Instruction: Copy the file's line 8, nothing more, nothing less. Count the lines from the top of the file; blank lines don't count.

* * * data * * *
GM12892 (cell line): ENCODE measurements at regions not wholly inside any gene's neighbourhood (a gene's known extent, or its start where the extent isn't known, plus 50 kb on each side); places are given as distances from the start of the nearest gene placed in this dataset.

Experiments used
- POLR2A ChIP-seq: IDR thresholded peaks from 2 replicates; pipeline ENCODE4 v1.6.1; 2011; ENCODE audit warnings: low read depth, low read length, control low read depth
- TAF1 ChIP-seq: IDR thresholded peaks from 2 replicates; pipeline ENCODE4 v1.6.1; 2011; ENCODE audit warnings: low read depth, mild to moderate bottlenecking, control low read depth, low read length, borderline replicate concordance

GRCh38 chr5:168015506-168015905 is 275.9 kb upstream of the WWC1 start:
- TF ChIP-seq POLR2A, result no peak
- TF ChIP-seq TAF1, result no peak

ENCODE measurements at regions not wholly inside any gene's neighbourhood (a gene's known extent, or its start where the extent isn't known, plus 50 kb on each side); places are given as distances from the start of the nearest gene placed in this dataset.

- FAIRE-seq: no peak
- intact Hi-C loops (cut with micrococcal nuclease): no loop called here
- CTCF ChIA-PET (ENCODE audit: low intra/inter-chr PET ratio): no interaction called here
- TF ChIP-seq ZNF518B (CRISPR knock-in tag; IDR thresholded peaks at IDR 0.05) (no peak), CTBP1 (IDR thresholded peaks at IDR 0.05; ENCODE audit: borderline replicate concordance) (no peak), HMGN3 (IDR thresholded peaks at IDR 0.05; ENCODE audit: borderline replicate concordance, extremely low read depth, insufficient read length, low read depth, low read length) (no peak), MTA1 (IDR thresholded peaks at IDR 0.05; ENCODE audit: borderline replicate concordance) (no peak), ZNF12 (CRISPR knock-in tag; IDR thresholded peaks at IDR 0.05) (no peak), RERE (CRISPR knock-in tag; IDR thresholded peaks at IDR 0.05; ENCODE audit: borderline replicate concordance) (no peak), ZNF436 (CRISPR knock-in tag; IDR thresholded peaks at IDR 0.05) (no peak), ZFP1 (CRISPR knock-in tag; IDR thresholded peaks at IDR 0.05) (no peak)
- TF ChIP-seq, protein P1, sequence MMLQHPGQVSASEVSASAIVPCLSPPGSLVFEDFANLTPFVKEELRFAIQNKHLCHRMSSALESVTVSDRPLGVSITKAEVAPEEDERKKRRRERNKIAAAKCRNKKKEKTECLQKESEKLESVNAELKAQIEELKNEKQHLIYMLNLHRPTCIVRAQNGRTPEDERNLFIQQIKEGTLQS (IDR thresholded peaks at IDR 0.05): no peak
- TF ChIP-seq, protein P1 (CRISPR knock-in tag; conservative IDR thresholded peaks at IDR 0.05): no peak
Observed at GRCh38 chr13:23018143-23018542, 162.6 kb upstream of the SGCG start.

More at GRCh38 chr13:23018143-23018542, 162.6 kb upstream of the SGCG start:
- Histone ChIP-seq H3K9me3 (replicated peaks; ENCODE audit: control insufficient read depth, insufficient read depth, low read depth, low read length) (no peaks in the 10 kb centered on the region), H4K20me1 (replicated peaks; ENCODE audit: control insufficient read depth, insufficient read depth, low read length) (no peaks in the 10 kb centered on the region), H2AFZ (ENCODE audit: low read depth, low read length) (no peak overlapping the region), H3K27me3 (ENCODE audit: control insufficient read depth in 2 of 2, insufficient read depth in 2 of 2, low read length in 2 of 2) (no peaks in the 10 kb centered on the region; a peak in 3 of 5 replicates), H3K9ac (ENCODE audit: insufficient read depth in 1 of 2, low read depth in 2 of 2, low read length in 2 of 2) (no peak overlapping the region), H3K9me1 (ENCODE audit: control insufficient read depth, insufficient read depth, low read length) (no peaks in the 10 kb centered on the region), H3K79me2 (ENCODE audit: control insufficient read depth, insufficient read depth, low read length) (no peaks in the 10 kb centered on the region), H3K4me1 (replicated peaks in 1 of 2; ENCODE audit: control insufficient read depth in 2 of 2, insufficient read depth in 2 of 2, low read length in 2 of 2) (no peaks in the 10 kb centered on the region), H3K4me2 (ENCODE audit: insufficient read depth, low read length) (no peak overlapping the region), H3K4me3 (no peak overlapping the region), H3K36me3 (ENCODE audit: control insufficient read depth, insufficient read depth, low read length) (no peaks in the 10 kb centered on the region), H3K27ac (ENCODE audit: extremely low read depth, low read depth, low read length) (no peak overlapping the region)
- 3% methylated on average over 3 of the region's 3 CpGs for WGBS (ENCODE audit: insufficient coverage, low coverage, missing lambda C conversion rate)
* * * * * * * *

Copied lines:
ENCODE measurements at regions not wholly inside any gene's neighbourhood (a gene's known extent, or its start where the extent isn't known, plus 50 kb on each side); places are given as distances from the start of the nearest gene placed in this dataset.